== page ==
Smoking with Kyle Hemmings
Read the Story June 15, 2007
I work with nurses and nursing assistants from Africa and one day I overheard one nurse mention her husband’s name, Mousafa. For me, it had a certain authoritative appeal and a kind of musical and exotic quality about it. I decided I wanted it for the cousin’s name in the story.
From where did this story come to you?
From conversations with the nurses, especially one nurse who talked about the existence of slavery in her country and the hush hush involved, the paranoia over it. She had also read an article about slavery in North Africa, she said, which kind of corroborated what she lived through and witnessed. She was one of the fortuanate ones to get out and move on.
You just finished your MFA. What’s next?
Okay. I’m thinking of getting more into digital art, not leaving literature or anything like that, but pursuing classes where I can learn Illustrator, Photoshop, at least the basics. I want to do in pictures what I attempt in fiction. It’s been a lifelong ambition.
I think Pet Sounds is way overrated. What am I missing?
Well, of course there’s always that subjective element: your taste may be different than mine. As a kid in 1966, a transistor was glued to my ear, and every other song was “Sloop John B.,” “Wouldn’t It Be Nice,” or “God Only Knows.” You have to appreciate the textures Brian Wilson was creating, the layering of sound, not to mention the innovative use of barking dogs, Coca-Cola cans, buzzing organs, and jangling bells. He elevated that album to something above pop, above the usual surf and sand type of music, and the melodies on it were out of this world, to me anyway.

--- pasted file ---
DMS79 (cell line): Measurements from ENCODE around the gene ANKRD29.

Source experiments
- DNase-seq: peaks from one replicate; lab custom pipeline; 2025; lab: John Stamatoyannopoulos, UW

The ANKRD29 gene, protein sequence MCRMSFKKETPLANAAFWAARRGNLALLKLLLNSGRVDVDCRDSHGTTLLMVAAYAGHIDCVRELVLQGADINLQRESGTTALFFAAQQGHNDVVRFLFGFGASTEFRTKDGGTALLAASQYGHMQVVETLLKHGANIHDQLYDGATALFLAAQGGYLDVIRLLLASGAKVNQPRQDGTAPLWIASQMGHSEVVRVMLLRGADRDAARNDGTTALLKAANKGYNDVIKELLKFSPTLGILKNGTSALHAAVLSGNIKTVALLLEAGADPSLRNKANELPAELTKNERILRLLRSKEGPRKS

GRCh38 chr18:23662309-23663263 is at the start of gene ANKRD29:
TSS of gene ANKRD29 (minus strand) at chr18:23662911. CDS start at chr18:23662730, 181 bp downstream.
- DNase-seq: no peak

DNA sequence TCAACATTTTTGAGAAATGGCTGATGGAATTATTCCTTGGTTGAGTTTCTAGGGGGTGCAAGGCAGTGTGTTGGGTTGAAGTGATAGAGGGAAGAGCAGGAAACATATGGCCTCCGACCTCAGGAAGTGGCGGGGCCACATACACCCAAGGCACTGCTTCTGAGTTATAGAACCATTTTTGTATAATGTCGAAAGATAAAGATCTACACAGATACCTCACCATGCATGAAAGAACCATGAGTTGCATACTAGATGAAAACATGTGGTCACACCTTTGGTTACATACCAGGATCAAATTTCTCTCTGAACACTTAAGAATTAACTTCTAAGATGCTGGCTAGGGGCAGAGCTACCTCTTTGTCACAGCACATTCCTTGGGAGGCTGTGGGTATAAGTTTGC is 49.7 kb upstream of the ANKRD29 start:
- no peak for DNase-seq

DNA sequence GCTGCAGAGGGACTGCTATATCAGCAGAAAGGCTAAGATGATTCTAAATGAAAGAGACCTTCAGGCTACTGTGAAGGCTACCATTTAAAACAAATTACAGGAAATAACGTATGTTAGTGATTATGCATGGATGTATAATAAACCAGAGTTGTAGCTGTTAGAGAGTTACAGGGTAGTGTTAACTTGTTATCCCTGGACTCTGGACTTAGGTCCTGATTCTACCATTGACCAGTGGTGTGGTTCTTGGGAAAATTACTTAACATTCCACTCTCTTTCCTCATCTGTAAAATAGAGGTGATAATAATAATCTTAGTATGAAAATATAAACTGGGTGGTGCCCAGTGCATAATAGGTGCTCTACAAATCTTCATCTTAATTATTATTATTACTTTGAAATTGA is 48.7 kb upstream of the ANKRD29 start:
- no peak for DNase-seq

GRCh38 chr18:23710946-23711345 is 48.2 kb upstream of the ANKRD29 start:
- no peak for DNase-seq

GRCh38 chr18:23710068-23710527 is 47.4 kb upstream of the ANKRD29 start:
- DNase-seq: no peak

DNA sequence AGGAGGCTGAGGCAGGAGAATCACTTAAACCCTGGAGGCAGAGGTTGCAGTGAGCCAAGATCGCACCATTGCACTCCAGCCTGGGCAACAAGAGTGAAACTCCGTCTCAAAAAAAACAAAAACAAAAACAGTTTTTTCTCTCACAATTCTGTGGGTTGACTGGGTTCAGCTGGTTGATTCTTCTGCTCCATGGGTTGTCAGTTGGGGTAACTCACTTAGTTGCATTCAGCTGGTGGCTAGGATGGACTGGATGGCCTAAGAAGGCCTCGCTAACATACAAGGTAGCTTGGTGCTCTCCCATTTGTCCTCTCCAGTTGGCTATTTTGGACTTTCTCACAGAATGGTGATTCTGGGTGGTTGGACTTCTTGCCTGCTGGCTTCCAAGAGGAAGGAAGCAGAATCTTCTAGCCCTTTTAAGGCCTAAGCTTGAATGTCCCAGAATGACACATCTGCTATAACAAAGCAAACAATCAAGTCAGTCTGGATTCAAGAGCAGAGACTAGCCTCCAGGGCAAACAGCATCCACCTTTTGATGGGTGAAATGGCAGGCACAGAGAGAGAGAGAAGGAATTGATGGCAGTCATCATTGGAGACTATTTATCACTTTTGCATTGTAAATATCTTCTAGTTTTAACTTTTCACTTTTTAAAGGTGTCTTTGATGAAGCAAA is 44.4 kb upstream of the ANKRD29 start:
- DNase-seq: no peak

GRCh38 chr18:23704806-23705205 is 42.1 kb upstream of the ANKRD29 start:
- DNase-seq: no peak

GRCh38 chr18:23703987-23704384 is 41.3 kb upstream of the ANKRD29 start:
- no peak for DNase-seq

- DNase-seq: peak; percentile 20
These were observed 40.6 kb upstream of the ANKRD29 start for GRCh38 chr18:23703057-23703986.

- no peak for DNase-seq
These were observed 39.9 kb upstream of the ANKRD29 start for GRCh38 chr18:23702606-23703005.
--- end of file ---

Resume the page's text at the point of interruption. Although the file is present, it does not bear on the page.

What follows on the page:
Actually, and this may be a non sequitar comment, my favorite album from that time period was a very underrated record called, Forever Changes, by Arthur Lee’s Love group. Good luck in finding it. That album, in my opinion and in the opinion of others, outshined Sgt. Pepper. But that’s another story, so, don’t get me going.
The titles of the stories in this issue wowed me and got me thinking about the value of the great title. What are some great titles—for novels, stories, movies, albums, CDs, and the like? And what is the worst title you’ve ever encountered?
That’s a fascinating topic for discussion. It’s amazing how little we think about titles and they’re the first thing that leads a reader to a story. As a kid I was fascinated by some of Mickey Spillane’s titles—Killer Mine, My Gun Is Quick. Or how about Ian Fleming’s From Russia With Love. I’m reading Deborah Eisenberg’s collection of stories, Twilight of the Superheroes. Now, that’s a title. I recently wrote a story entitled, “Buggy Betty Brings Blue Birch Beer by Big Black Bear.” How’s that for a title?
The worst title I’ve ever encountered? I know some editors are not keen on one-word titles. The worst titles I come across are the ones that read, The Best of So and So’s stories. Or, The Best of the Beatles, 1965-1969. Any title with “The Best of…” to me, lacks imagination and turns me off, even though the content may be damn good.
About the Author:
Kyle Hemmings lives in New Jersey. His work has been featured in Five Fishes, FourPaperLetters, Lacuna Journal, and others.
About the Artist:
An Old Woman of Arles by Vincent Van Gogh. This artwork is in the public domain per Wikipaintings.